Review the company's organization plan. A well-designed organization plan that defines the roles and responsibilities of managers and departments should provide assurance to the company's officers that transactions are executed in conformity with company policies, enhance the efficiency of operations, safeguard assets and promote the reliability of data. Managers responsible for specific areas should prepare a disclosure document as issues arise in their areas.

Establish and maintain an internal audit function. The job of the internal auditors is to investigate the system of internal controls and determine whether the controls are operating effectively. Internal auditors will often evaluate controls, check compliance with policies and procedures and test reporting systems in nonfinancial areas of corporate operations. The internal auditors also should determine whether each department has a clear understanding of its assignment, whether it is adequately staffed, maintains good records, cooperates harmoniously with other departments, and in general carries out effectively the function provided for in the overall plan and organization of the business.

Since internal auditors are employees of the company they serve, they obviously cannot achieve the independent auditors' independence in fact and in appearance. However, internal auditors should report directly to the audit committee of the board of directors so that they may achieve a greater degree of freedom, independence and objectivity.

Establish a disclosure committee. In the adopting release, the SEC specifically recommends (but does not mandate) the formation of a disclosure committee responsible for considering the materiality of information and determining the corresponding disclosure obligations on a timely basis. The committee would likely consist of the company's controller or principal accounting officer, general counsel, risk manager and investor relations manager and such other officers or employees as the company deems appropriate, including those individuals associated with the company's business units or other key functions involved in the preparation of the company's reports. The disclosure committee should have a charter defining its responsibilities and should report to the company's senior management. The committee members will be the key personnel the certifying officers will want to talk to in the evaluation certification process.

Presentation to the certifying officers. The disclosure committee should present to the certifying officers a description of the existing disclosure controls and procedures, as well as the proposed changes to the disclosure controls and procedures that the disclosure committee deems are necessary to comply with current legislation.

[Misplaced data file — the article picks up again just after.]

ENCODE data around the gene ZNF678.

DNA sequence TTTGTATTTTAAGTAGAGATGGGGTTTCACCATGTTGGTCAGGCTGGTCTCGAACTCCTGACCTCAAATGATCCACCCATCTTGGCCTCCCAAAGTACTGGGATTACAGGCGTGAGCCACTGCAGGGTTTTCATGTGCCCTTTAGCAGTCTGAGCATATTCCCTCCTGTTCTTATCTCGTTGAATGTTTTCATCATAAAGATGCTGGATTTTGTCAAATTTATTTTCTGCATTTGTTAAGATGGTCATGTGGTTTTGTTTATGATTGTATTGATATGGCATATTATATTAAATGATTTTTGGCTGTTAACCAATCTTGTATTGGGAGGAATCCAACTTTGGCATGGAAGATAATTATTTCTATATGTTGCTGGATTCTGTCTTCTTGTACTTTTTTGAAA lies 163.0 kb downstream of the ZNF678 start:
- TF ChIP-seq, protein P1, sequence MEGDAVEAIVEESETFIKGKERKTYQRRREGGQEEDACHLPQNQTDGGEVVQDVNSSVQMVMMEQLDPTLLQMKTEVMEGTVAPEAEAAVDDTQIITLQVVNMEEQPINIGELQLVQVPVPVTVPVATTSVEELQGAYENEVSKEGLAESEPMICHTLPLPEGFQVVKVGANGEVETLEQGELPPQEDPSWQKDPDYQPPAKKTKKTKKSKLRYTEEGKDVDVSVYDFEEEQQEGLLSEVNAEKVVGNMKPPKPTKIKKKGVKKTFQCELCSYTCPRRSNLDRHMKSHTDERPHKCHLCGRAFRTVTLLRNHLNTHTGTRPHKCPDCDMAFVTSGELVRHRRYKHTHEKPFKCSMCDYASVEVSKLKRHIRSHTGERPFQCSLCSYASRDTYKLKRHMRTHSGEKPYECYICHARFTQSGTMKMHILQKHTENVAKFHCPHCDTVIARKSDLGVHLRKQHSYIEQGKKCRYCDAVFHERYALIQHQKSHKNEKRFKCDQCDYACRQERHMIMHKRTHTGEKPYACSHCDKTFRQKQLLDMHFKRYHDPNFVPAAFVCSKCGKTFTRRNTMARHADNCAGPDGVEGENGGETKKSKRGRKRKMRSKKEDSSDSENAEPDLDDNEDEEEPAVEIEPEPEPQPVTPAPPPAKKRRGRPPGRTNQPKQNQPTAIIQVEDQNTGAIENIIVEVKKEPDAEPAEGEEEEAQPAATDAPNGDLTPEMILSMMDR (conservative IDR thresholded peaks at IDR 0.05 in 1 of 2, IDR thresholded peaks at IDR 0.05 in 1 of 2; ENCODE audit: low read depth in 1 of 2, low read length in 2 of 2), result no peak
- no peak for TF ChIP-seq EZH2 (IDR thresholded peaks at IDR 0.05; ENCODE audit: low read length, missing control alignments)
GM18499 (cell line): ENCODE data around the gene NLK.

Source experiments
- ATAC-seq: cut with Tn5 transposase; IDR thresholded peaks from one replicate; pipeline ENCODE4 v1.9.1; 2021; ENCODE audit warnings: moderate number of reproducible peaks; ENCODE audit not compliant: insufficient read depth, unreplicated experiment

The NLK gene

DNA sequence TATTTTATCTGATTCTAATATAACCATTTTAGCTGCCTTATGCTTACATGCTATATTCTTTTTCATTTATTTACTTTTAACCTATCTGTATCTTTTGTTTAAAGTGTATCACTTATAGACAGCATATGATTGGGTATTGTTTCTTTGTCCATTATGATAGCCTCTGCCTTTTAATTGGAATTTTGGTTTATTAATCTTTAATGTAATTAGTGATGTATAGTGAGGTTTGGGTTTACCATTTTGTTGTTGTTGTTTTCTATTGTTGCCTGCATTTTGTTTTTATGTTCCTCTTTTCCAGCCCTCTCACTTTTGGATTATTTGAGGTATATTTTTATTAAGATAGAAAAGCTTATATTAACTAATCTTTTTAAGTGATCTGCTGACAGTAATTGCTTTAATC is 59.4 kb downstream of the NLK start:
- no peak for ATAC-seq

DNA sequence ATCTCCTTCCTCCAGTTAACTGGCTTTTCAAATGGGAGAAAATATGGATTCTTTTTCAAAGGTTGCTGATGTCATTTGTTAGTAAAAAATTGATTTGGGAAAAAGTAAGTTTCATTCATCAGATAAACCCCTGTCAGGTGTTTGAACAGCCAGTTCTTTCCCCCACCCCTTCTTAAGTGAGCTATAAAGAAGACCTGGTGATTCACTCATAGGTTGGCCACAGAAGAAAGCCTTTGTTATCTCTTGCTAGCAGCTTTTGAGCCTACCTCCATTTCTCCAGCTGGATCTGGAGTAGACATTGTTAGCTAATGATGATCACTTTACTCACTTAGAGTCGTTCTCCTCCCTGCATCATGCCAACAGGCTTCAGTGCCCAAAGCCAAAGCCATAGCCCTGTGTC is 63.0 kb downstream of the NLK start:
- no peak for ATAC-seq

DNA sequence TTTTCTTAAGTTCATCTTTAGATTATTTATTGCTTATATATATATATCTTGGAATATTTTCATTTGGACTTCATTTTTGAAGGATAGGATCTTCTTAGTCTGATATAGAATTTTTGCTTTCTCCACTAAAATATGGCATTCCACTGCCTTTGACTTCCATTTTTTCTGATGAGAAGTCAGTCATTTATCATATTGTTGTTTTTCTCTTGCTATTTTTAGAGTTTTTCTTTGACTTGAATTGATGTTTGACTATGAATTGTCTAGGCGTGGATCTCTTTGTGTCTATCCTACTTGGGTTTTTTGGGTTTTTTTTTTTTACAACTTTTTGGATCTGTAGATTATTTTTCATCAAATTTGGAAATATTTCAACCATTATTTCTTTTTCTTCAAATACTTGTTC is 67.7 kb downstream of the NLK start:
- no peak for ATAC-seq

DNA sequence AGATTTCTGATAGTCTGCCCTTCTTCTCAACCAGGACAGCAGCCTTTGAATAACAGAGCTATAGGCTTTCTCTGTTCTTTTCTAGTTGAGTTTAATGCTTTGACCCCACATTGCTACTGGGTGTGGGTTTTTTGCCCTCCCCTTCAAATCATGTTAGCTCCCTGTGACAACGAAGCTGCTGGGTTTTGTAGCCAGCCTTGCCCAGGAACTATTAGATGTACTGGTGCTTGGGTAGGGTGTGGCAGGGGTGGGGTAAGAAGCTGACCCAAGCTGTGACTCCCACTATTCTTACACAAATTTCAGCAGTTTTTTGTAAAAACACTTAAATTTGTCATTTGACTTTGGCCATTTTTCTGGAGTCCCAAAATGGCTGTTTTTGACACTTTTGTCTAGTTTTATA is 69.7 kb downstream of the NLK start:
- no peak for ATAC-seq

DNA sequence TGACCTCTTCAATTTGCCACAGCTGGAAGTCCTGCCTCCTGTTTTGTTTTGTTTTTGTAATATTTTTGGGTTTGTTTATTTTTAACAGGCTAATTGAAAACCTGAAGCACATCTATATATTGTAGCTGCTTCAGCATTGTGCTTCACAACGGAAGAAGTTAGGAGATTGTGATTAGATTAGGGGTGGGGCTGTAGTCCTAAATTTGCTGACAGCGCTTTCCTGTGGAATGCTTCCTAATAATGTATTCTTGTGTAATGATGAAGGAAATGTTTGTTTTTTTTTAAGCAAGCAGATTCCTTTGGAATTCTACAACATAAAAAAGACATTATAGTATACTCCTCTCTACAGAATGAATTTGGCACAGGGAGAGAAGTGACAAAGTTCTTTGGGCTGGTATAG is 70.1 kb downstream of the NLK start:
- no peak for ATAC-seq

Obtain certificates from managers. Request other company officers or managers to sign more limited certificates about their areas of expertise or knowledge. By requiring others in the organization to be responsible for the disclosure process, it will assist the company in the defense, if needed, that it used adequate disclosure controls and procedures.

Review each report. The certifying officers must be actively involved in the preparation, review and approval of the company's disclosure reports. Certifying officers need to review the entire report before signing the certifications. They must have enough time to question employees or agents of the business regarding disclosures in areas involving significant business developments, accounting principles and practices, related- party transactions, off-balance-sheet debt, revenue- recognition policies, adequacy and amounts of financial reserves, and any other factors that could affect the business.

Review with audit committee. The audit committee is responsible for overseeing the company's financial reporting process and should be informed regarding disclosure controls. Certifying officers should present their report to the audit committee (or its chair), including the process they followed, the conclusions of their evaluations, any matters that should be brought to the attention of the audit committee and their willingness to make the required certifications.

Document the procedures. A detailed record of the procedures followed with respect to the SEC filing should be made to establish that the company has followed its standard disclosure guidelines.

Remember that disclosure controls are not a panacea for all that could go wrong, but should be designed and implemented based on the related costs and benefits. A disclosure control system, no matter how well defined, designed and operated, can only provide reasonable assurance to management and others that an entity has achieved its stated objectives. Like all systems, disclosure controls may be affected by poor judgment in decision making, errors or mistakes or collusion to circumvent control.

As programs and operational processes change because of technological developments or changes in the business, as weaknesses are uncovered, and as we all become more familiar with "disclosure controls," management must continually assess and evaluate its controls to assure that the program it has in place is effective.

Fedash is vice president and risk management analyst at PFPC Worldwide Inc., in Wilmington, Del. She was previously an associate in the Philadelphia office of Pepper Hamilton LLP. Her e-mail is mary.fedash@pfpc.com.